Researchers at the Illinois Institute of Technology and the US Department of Energy’s Argonne National Laboratory have developed a lithium-air battery with a polymer-based solid electrolyte. They claim it offers superior safety and performance.
The solid electrolyte is composed of a ceramic polymer material made from relatively inexpensive elements in nanoparticle form. Specifically, the new composite electrolyte is based on Li10GeP2S12 nanoparticles embedded in a modified polyethylene oxide polymer matrix, which enables chemical reactions that produce lithium oxide (Li2O) on discharge.
In past lithium-air designs, the lithium in a lithium metal anode moves through a liquid electrolyte to combine with oxygen during the discharge, yielding lithium peroxide (Li2O2) or superoxide (LiO2) at the cathode. The lithium peroxide or superoxide is then broken back down into its lithium and oxygen components during the charge. This chemical sequence stores and releases energy on demand.
“The chemical reaction for lithium superoxide or peroxide only involves one or two electrons stored per oxygen molecule, whereas that for lithium oxide involves four electrons,” said Argonne chemist Rachid Amine.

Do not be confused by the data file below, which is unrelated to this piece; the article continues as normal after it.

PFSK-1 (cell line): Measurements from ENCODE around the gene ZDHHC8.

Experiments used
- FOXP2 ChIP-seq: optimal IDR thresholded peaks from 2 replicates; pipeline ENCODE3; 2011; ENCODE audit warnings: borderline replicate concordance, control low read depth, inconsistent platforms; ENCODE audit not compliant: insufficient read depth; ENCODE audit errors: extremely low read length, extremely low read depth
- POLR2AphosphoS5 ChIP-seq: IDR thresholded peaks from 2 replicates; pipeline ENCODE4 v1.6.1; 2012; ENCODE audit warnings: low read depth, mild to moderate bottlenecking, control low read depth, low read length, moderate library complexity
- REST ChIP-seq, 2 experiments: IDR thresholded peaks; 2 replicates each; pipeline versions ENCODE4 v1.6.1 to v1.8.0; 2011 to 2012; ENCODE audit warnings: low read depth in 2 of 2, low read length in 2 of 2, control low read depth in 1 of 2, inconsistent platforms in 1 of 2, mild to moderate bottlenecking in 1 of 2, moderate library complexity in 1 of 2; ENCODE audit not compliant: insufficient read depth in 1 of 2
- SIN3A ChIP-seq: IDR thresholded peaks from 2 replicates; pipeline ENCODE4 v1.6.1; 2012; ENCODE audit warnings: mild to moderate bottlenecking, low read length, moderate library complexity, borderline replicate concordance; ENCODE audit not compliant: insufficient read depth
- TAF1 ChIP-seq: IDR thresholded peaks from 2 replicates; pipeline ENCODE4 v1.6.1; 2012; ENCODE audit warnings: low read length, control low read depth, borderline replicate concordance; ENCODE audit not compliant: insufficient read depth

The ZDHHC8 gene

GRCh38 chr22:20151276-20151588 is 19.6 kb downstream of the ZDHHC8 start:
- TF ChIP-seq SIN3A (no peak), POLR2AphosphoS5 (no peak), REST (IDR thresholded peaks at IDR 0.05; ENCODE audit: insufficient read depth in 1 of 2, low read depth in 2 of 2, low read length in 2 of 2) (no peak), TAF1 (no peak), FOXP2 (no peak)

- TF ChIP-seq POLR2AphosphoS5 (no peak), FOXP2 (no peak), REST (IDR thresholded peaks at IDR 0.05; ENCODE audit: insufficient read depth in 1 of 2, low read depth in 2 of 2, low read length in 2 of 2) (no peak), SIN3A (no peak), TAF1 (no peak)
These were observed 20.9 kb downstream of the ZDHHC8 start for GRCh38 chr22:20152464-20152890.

In the new design, the four-electron reaction is enabled by a mixed ion-electron-conducting discharge product and its interface with the air.
More electrons stored means higher energy density. Theoretically, a lithium-air battery based on Li2O formation can deliver an energy density that is comparable to that of gasoline. It has the highest projected energy density of any battery technology being considered for the next generation of batteries beyond lithium-ion.
“With further development, we expect our new design for the lithium-air battery to also reach a record energy density of 1,200 watt-hours per kilogram,” said Larry Curtiss, an Argonne Distinguished Fellow. “That is nearly four times better than lithium-ion batteries.”
The team’s new design is also the first lithium-air battery to achieve a four-electron reaction at room temperature. In addition, it operates with oxygen supplied by air from the surrounding environment, thus eliminating the need for oxygen tanks, which was a problem with earlier designs.
Past lithium-air test cells have suffered from very short cycle lives. But the US researchers say that this is not the case with their new battery design, as their test cell demonstrated stability over 1,000 charge and discharge cycles.
They discussed their research findings in “A room temperature rechargeable Li2O-based lithium-air battery enabled by a solid electrolyte” which was published in a recent issue of Science.
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